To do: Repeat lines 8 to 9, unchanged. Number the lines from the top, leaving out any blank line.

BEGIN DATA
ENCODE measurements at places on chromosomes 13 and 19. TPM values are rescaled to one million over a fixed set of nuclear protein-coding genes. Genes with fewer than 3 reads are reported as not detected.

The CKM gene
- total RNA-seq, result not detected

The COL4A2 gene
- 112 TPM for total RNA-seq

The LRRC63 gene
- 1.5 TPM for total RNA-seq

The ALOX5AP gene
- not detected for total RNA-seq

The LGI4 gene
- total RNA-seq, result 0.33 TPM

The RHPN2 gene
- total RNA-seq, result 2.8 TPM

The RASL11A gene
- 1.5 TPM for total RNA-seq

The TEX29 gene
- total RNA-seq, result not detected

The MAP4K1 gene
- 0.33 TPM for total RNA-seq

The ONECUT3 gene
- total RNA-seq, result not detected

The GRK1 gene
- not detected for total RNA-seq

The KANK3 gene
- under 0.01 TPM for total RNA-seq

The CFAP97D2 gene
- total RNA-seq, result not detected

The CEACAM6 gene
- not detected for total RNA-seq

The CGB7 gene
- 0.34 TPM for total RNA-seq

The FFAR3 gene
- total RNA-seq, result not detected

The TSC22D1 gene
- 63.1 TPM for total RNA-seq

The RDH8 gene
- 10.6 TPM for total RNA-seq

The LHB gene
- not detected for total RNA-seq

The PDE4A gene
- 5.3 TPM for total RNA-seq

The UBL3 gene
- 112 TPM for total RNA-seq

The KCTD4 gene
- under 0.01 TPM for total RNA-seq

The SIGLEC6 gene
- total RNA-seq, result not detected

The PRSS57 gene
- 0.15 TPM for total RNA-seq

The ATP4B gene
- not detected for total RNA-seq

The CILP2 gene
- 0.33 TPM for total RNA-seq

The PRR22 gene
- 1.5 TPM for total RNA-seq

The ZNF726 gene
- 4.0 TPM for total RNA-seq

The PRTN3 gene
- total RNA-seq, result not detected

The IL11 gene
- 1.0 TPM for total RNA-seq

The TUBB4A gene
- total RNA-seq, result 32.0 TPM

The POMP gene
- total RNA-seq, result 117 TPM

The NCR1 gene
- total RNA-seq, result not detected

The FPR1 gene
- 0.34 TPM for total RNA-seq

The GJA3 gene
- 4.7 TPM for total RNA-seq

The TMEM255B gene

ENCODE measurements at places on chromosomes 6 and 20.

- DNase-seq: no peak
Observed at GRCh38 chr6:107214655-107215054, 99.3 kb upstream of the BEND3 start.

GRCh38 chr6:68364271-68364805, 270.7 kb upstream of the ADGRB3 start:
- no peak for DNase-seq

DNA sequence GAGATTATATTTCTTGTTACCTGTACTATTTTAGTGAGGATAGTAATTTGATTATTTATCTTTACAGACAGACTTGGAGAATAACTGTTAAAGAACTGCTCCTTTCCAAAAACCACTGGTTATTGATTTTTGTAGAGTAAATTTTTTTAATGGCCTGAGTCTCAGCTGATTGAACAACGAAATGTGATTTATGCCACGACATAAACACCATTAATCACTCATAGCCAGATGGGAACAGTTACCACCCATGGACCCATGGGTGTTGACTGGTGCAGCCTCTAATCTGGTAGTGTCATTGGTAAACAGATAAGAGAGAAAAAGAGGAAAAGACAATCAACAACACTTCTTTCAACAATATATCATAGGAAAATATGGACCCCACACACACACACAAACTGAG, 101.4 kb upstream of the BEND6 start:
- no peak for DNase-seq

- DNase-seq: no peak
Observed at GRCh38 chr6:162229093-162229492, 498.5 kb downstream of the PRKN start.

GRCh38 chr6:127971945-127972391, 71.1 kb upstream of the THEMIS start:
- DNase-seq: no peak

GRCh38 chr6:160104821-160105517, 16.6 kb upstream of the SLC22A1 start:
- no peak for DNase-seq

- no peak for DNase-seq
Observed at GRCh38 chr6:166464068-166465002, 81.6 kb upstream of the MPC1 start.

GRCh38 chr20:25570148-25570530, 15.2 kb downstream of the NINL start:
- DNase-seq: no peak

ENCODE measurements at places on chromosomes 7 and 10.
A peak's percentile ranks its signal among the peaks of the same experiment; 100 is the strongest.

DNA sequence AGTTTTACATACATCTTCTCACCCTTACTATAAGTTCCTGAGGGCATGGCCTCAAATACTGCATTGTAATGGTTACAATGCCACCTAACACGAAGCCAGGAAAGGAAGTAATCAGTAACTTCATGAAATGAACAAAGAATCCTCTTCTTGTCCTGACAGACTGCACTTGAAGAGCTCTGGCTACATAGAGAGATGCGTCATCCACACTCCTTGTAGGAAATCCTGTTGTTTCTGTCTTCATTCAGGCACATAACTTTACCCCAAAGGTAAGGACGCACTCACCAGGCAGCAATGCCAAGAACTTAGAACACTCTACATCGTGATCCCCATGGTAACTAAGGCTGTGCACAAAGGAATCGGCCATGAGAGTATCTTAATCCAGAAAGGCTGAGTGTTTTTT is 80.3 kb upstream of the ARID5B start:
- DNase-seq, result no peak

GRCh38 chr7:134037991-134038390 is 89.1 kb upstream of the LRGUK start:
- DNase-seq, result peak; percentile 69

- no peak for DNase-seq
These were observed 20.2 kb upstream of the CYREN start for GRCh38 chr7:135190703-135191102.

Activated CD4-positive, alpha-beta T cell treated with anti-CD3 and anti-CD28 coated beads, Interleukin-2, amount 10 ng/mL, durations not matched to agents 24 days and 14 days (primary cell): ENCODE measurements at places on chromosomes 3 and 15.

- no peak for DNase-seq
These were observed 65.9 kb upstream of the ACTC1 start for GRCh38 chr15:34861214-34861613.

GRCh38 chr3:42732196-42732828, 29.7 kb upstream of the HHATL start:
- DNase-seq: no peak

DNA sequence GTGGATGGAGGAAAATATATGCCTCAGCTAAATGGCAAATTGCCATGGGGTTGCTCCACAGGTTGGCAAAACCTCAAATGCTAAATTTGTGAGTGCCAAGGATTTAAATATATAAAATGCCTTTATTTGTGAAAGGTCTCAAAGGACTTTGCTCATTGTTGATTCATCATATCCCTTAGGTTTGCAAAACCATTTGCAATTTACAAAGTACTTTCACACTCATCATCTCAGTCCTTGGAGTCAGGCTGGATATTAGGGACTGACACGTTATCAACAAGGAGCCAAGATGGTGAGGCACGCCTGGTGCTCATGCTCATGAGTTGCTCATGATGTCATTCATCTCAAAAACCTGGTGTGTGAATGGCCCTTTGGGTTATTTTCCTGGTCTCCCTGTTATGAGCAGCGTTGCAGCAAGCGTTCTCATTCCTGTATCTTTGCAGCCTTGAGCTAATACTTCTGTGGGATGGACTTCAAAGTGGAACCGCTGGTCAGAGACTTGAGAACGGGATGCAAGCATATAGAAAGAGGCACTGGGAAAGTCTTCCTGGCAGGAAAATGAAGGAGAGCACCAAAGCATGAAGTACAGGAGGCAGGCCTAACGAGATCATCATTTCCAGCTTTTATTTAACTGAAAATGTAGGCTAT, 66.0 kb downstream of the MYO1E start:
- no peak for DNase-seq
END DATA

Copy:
The ALOX5AP gene
- not detected for total RNA-seq